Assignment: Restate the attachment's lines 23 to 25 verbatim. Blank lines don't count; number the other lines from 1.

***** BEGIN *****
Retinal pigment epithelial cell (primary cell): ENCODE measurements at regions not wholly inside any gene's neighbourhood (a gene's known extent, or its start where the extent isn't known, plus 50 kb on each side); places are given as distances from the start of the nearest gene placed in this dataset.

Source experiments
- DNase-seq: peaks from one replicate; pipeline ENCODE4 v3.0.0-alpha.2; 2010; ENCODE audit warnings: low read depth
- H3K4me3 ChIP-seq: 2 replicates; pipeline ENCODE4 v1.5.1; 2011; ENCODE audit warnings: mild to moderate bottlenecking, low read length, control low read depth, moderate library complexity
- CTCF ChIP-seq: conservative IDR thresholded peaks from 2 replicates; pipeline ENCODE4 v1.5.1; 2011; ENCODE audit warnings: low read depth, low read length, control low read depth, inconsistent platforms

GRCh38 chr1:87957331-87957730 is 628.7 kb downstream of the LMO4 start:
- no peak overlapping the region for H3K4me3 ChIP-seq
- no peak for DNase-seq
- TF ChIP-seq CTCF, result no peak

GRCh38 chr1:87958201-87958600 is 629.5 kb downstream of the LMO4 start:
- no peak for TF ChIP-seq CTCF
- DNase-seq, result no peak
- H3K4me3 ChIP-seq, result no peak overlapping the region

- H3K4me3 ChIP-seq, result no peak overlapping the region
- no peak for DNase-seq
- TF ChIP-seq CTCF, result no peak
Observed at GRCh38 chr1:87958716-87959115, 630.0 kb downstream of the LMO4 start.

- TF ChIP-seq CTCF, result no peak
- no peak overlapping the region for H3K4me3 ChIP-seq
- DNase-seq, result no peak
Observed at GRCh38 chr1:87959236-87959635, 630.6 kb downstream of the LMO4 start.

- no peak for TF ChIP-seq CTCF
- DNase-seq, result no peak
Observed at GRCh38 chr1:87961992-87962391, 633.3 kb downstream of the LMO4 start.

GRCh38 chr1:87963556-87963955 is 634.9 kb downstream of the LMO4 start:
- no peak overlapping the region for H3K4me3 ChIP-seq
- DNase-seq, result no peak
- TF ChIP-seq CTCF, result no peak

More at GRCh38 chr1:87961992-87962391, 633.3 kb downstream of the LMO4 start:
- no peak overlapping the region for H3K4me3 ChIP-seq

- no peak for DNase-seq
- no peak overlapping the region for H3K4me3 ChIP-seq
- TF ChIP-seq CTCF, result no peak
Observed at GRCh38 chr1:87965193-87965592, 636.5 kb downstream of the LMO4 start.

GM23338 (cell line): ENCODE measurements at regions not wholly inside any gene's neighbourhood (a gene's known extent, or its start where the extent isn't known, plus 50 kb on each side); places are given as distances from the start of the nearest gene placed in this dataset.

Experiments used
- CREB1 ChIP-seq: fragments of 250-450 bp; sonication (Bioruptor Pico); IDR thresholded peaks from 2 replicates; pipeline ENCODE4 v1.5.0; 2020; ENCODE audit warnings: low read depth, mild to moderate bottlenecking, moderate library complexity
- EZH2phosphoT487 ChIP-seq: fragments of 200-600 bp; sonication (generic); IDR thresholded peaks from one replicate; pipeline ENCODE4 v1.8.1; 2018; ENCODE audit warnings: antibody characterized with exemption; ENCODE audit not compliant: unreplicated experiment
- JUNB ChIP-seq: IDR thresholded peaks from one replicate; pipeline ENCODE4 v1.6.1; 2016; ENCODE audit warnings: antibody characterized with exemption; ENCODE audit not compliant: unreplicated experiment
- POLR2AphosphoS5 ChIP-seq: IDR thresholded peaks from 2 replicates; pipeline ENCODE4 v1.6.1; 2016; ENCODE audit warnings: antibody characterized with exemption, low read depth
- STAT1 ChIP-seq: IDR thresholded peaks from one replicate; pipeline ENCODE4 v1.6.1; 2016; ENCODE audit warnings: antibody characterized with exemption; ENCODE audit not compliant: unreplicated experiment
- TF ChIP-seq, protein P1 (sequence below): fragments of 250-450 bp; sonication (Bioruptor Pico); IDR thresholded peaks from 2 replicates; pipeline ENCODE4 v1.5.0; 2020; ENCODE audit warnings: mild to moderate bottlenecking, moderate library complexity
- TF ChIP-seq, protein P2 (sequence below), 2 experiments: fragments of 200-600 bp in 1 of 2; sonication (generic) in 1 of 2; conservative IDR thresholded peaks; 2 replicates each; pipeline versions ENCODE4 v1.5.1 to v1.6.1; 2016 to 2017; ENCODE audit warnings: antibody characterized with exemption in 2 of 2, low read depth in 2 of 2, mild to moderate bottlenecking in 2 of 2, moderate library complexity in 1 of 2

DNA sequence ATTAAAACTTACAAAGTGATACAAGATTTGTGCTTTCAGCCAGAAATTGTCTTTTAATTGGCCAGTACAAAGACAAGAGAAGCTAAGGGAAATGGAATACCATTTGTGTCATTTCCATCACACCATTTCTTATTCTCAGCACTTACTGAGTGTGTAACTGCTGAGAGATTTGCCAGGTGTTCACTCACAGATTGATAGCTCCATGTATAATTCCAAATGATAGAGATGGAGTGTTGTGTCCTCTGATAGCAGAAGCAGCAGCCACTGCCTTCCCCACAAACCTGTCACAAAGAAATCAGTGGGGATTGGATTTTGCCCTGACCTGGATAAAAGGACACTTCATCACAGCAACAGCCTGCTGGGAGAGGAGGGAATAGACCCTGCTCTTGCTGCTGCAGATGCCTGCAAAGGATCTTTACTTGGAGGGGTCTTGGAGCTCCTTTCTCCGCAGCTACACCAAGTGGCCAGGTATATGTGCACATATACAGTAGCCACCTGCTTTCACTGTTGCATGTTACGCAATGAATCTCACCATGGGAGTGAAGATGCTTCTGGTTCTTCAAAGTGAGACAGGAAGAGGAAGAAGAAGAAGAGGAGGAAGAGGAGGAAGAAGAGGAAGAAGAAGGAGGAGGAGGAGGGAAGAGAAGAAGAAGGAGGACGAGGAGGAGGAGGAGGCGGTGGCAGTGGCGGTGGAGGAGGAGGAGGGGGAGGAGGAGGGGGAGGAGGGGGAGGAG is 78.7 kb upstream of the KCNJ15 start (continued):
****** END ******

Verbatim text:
- DNase-seq, result no peak
Observed at GRCh38 chr1:87961992-87962391, 633.3 kb downstream of the LMO4 start.

GRCh38 chr1:87963556-87963955 is 634.9 kb downstream of the LMO4 start: